Excerpted from The New Rules of Marketing & PR: How to use news releases, blogs, podcasting, viral marketing & online media to reach buyers directly by David Meerman Scott. Used with permission. John Wiley & Sons, Inc., 2007. ISBN: 0-470-11345-6 $24.95
You’re not supposed to be able to do what David Meerman Scott is about to tell you in this book. You’re not supposed to be able to carry around a $250 video camera, record what employees are working on and what they think of the products they built, and publish those videos on the Internet. But that’s what I did at Microsoft, building an audience of more than four million unique visitors a month.
You’re not supposed to be able to do what Stormhoek did. A winery in South Africa, it doubled sales in a year using the principles discussed here.
You’re not supposed to be able to run a Presidential Campaign with just a blogger, a videographer, and a Flickr photographer. But that’s what John Edwards did in December 2006 as he announced he was running for President.
Something has changed in the past 10 years. Well, for one, we have Google now, but that’s only a part of the puzzle.
What really has happened is the word-of-mouth network has gotten more efficient. Much, much, more efficient.
Word-of-mouth has always been important to business. When I helped run a Silicon Valley camera store in the 1980s about 80% of my sales came from it. “Where should I buy a camera this weekend,” you might have heard in a lunchroom back then. Today that conversation is happening online. But, instead of only being two people talking about your business, now thousands and sometimes millions (Engadget had 10 million page views in a single day during the Consumer Electronics and Macworld shows in January 2006) are either participating or listening in.
What does this mean? Well, now there’s a new media to deal with. Your PR teams better understand what drives this new media (it’s as influential as the New York Times or CNN now) and if you understand how to use it you can drive buzz, new product feedback, sales, and more.
But first you’ll have to learn to break the rules.
Is your marketing department saying you need to spend $80,000 to do a single video (not unusual, even in today’s world, I just participated in such a video for a sponsor of mine)? If so, tell that department “thanks, but no thanks.” Or, even better, search Google for “will it blend?” You’ll find a Utah blender company that got six million downloads in less than 10 days. Oh, and 10,000 comments in the same period of time. All by spending a few hundred bucks, recording a one-minute long video, and uploading that to YouTube.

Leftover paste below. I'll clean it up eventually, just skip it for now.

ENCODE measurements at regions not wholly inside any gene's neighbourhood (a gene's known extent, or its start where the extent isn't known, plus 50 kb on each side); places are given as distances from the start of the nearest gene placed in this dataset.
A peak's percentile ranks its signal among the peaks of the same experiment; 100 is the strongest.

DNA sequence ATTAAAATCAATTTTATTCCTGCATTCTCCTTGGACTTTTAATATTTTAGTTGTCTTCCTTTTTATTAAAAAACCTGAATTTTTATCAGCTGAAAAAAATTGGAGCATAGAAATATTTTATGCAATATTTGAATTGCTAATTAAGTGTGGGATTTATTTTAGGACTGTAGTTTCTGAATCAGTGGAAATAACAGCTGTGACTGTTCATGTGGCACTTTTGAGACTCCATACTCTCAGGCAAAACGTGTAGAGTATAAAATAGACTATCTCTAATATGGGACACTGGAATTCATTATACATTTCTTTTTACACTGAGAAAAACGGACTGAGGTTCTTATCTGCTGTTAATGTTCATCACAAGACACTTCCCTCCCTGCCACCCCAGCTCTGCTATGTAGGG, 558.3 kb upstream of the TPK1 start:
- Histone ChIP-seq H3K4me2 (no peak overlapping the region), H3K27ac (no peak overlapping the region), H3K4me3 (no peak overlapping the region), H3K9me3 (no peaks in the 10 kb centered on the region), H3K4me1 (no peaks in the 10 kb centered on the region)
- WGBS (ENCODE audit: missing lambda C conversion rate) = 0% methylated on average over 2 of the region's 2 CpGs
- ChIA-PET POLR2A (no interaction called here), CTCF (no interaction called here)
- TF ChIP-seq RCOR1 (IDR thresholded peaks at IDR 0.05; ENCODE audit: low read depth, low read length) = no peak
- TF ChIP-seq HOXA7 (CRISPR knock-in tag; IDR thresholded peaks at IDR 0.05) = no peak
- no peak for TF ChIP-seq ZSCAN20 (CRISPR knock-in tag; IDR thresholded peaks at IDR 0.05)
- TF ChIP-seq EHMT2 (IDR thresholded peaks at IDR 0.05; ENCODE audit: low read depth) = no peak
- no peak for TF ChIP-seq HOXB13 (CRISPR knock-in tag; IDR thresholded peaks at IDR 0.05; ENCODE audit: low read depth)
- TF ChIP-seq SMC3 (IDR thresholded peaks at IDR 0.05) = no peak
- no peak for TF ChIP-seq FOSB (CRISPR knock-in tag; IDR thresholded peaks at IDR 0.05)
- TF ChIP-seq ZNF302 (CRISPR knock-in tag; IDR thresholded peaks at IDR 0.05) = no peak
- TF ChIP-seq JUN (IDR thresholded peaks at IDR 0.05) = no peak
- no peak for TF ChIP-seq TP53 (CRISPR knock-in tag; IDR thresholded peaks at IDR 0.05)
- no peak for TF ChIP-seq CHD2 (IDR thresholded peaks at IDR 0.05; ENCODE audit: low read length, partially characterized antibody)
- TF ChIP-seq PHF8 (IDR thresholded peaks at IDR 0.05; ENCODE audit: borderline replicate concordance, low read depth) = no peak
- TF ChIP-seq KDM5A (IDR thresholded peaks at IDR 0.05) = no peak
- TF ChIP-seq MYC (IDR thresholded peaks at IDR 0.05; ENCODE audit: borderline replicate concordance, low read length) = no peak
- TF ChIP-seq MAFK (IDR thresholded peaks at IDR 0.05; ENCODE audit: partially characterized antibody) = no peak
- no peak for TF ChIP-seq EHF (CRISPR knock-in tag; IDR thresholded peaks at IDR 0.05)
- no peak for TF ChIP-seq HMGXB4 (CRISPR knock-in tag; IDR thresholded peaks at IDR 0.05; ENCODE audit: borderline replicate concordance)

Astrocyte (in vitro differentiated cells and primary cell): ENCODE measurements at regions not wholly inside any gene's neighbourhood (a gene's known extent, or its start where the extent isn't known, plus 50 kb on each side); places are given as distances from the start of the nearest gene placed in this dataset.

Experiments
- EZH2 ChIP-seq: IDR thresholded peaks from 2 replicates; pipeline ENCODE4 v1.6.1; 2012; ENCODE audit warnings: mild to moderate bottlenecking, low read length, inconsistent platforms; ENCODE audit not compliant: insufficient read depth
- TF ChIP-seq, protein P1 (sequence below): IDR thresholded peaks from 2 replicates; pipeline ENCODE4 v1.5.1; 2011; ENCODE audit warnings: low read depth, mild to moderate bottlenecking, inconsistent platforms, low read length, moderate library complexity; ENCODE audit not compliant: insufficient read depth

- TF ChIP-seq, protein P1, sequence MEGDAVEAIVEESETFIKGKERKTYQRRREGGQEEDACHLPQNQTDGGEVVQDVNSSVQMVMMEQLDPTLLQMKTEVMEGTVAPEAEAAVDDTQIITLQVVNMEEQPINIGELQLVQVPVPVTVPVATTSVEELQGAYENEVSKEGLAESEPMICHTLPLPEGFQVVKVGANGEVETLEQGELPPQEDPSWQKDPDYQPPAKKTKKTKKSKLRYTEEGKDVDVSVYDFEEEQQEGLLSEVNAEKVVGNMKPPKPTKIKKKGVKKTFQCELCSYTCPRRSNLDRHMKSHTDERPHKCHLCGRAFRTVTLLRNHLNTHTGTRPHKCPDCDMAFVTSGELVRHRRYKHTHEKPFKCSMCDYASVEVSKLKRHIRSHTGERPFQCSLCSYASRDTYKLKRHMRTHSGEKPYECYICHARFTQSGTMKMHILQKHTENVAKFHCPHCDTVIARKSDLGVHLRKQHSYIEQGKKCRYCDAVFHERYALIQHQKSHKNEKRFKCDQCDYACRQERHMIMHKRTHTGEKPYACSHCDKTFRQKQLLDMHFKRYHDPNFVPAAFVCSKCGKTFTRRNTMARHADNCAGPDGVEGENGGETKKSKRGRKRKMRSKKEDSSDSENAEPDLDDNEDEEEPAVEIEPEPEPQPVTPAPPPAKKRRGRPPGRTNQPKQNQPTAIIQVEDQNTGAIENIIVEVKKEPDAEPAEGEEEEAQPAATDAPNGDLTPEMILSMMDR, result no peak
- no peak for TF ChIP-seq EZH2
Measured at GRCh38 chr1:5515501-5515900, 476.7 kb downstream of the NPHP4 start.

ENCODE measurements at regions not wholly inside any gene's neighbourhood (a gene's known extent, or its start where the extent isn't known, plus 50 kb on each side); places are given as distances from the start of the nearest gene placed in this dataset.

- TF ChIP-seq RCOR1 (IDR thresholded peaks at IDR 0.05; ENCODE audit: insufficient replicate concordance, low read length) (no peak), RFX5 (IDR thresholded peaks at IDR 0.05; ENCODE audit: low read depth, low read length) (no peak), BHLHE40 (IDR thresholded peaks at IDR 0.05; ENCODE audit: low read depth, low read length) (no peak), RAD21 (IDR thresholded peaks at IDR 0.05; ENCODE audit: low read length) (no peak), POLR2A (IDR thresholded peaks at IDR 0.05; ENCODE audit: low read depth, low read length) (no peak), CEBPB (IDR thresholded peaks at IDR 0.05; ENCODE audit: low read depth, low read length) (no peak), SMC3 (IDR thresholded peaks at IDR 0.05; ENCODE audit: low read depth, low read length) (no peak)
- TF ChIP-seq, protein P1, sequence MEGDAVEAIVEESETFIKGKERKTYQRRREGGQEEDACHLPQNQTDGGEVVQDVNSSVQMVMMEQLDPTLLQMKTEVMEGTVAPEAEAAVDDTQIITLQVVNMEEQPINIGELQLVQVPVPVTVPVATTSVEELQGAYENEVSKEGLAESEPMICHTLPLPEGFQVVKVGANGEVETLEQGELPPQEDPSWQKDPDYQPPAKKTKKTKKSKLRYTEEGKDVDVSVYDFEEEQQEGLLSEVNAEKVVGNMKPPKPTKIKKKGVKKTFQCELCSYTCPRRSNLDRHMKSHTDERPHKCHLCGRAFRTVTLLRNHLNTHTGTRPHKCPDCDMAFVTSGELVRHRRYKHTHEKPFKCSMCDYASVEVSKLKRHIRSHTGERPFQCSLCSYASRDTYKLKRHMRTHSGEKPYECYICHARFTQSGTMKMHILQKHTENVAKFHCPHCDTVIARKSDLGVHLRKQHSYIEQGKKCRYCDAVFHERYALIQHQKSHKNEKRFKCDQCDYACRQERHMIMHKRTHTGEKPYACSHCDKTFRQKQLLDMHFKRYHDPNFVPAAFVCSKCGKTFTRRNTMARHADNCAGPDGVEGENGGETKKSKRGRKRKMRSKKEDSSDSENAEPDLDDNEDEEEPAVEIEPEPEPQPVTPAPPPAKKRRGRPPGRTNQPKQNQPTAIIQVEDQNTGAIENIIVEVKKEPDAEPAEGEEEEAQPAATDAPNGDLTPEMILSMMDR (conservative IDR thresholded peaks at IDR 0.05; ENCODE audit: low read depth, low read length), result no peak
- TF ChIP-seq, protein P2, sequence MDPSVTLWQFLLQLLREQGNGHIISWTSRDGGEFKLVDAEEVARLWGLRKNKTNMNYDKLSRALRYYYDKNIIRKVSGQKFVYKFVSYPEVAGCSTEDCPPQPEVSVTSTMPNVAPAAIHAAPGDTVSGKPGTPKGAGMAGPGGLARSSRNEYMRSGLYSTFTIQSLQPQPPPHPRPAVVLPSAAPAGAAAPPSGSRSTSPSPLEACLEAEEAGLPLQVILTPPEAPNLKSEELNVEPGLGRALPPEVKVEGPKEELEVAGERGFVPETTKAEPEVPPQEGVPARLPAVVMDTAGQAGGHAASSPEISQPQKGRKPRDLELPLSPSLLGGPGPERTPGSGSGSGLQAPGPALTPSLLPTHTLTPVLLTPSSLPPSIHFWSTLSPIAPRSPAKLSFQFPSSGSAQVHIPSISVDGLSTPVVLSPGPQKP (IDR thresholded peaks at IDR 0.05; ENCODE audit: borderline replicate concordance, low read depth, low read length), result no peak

Or, study what I did at Microsoft with a blog and a video camera. Economist magazine said I put a human face on Microsoft. Imagine that. A 60,000-employee organization and I changed its image with very little expense and hardly a committee in sight.
This advice isn’t for everyone, though. Most people don’t like running fast in business. They feel more comfortable if there’s lots of checks and balances. Er, committees to cover their asses. Or, they don’t want to destroy the morale of PR and marketing departments due to the disintermediating effects of the Internet.
After all, we can type “OneNote Blog” into Google or Live.com, or Yahoo and you’ll find Chris Pratley. He runs the OneNote team at Microsoft. Or, search for “Sun CEO.” You’ll find Jonathan Schwartz and his blog.
You can leave either a comment and tell them their product sucks and see what they do in response. Or, even better, tell them how to earn your sale. Do they snap into place?
It’s a new world you’re about to enter. One where relationships with influentials AND search engine optimization strategy are just as important as each other. One where your news will be passed around the world very quickly. Don’t believe me?
Look at how the world found out I was leaving Microsoft for a Silicon Valley startup (PodTech.net).